What’s in a company name? A brand name? Everything!
Its sales proposition, its reputation, what it stands for, everything that the brand or the company wants (or does not want) to be remembered by, will be linked to the company or brand name. I will not lecture here on selecting the best company name because we all know how important it is. As important as selecting the best name for a newborn child.
Instead, I’d like to reflect on how certain company and brand names have changed the competitive landscape in their respective fields. How their names have become household terms, whether they like it or not.
Some brands and companies might not like it, but for me, the best measure of a successful company or brand name is when the time comes that the name is included as a word in the dictionary, not as a proper company or brand name, but as a simple generic word which is defined as what the brand or company does (hopefully positive).
Correct me if I am wrong but based from my stock knowledge, Xerox
had this dilemma before. They were so successful in the photocopying machines business that their name has become the verb itself (see Trademark portion)
. For many Filipinos, to Xerox still means to photocopy. Many photocopy stations out there still advertise as “Xerox available here”, not with the intention of saying that they are using Xerox machines, but to connote that photocopying services are available in that area, regardless of photocopier used.
means search. Research. When we do not know something and we want to instantly know (or at least have an idea), we no longer say look it up or research on it. We no longer go to the library or dictionary either. We say “i-Google mo
” or “Google it.” The search engine again was so successful that it has become a household name when it comes to web searches. I mean there are many search engines out there, the likes of Yahoo!
but I have yet to hear anyone say “Yahoo! it” or “Bing it” when they want to say “search for it”. At least not here in the Philippines.
Locally we have the classic stories on Colgate
, Payless, Mongol
and Pampers. These household names do not just connote Colgate, Payless, Mongol and Pampers per se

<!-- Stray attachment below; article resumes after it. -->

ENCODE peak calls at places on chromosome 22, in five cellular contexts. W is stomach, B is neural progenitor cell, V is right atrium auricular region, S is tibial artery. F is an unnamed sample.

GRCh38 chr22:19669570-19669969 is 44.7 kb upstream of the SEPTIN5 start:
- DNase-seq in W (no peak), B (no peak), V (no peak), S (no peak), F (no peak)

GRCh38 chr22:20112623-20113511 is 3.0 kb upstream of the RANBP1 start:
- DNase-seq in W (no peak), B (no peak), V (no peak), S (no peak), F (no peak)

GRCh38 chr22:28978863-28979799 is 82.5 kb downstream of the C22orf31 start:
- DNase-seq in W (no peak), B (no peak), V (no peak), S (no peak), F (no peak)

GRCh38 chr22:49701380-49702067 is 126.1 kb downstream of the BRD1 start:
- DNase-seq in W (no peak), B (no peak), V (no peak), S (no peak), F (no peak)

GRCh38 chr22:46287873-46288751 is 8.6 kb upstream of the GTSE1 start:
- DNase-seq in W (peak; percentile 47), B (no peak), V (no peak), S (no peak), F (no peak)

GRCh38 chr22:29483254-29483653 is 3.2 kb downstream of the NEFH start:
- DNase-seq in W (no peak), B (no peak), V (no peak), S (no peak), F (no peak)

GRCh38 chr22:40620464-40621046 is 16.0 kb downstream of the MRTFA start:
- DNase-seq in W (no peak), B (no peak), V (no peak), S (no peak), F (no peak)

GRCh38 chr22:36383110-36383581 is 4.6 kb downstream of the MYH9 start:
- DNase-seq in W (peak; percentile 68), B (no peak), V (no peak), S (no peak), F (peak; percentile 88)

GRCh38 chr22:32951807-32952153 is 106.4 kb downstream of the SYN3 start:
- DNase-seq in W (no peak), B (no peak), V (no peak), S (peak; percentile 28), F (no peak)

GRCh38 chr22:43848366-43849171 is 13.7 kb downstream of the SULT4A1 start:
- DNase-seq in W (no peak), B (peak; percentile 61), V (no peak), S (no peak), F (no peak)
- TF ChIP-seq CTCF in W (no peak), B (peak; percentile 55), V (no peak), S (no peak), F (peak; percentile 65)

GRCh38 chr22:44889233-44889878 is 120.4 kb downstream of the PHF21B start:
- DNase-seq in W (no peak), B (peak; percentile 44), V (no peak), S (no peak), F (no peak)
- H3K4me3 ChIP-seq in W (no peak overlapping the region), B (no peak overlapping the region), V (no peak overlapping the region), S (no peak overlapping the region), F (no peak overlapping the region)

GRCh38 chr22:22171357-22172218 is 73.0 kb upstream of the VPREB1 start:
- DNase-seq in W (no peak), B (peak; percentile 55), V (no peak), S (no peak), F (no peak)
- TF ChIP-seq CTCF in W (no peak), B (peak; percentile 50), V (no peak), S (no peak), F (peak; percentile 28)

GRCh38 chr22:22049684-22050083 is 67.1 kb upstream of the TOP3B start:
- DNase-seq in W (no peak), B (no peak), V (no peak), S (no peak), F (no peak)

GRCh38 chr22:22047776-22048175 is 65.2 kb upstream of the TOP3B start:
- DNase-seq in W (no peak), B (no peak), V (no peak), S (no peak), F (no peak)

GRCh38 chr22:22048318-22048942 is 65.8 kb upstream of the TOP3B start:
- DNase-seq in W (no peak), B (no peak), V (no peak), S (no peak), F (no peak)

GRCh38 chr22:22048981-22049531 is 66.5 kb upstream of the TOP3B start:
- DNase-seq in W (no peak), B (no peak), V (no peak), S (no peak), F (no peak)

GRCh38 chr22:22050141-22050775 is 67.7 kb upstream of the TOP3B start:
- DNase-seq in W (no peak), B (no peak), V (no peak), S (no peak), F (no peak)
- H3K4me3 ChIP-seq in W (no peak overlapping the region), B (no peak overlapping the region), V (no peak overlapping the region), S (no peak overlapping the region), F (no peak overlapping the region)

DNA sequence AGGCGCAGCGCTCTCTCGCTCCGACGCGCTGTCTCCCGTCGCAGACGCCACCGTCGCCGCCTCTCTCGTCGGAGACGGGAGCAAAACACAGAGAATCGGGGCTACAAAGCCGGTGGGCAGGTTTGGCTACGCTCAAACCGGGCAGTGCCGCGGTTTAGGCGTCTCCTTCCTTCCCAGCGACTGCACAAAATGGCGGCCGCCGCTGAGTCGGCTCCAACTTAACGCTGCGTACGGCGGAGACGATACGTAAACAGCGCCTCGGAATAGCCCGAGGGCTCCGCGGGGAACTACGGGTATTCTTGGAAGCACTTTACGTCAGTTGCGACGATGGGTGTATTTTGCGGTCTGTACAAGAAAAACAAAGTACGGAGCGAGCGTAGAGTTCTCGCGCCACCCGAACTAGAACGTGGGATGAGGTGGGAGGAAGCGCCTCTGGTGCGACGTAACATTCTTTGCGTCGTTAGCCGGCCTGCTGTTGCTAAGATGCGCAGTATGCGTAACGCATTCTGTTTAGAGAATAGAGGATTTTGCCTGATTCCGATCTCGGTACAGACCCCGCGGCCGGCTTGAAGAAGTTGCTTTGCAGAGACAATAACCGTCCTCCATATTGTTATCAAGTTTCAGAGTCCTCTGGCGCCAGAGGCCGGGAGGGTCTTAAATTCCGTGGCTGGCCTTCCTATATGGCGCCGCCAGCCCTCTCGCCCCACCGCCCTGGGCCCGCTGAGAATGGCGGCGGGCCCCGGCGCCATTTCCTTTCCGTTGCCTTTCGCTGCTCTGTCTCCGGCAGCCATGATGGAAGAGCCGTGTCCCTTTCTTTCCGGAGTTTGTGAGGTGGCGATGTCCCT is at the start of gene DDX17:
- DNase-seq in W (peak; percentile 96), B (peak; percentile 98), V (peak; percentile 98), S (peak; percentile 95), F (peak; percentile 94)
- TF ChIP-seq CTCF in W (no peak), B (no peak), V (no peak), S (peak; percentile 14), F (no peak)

. For some areas, especially in the provinces where information may be a bit behind, and advertisements very limited, they may actually mean the generic products at times:
“Pabili nga ng Colgate, yung Close Up” [i.e. Colgate = toothpaste]
“Payless nga po, yung Lucky Me” [i.e Payless = Noodles]
“Mongol nga po, yung Jumbo at #2” [i.e. Mongol = any brand of pencil]
“Pampers nga po, yung Huggies” [i.e. Pampers = diapers]
Why is this so? My initial assessment here is that Colgate, Payless, Mongol and Pampers have successfully established themselves as household names that consumers (especially those from rural areas) have grown to associate the brand names to the respective generic products. But, this establishment as a household name can be a double-edged sword. Yes, it might be that the brand name recall is very strong, but it does always mean that strong brand name recall = strong brand recall.
For the examples I wrote above, some brand names have been used to refer to the generic products, but the consumer is actually pertaining to another competitor brand with another brand name. Yes Colgate may have been associated as equal to toothpaste, but it’s the Close Up brand that they want to purchase. Same for Payless and Pampers. If I were the company, I will take sales over brand recall. Of course, the best situation still is for the brand name to be associated with the generic product, and retain market leadership at the same time (like Mongol and Google).
Colgate, Payless and Pampers may have been the market leaders back then, the pioneers for that product segment, but over time, they may have lost portions of this product leadership to new entrants in the likes of Close Up, Lucky Me, and Huggies.
The brand name recall stuck (especially in areas with lagged information dissemination) but not the brand loyalty and leadership. This may have been the case for Xerox. Their name was being used as a household generic name to photocopy, but the photocopier used is no longer Xerox, but another competing brand. Maybe like Kodak, HP, Canon, etc.
Over time, when Google has lost its market leadership (if ever), will we still say “google it” while we use a different search engine?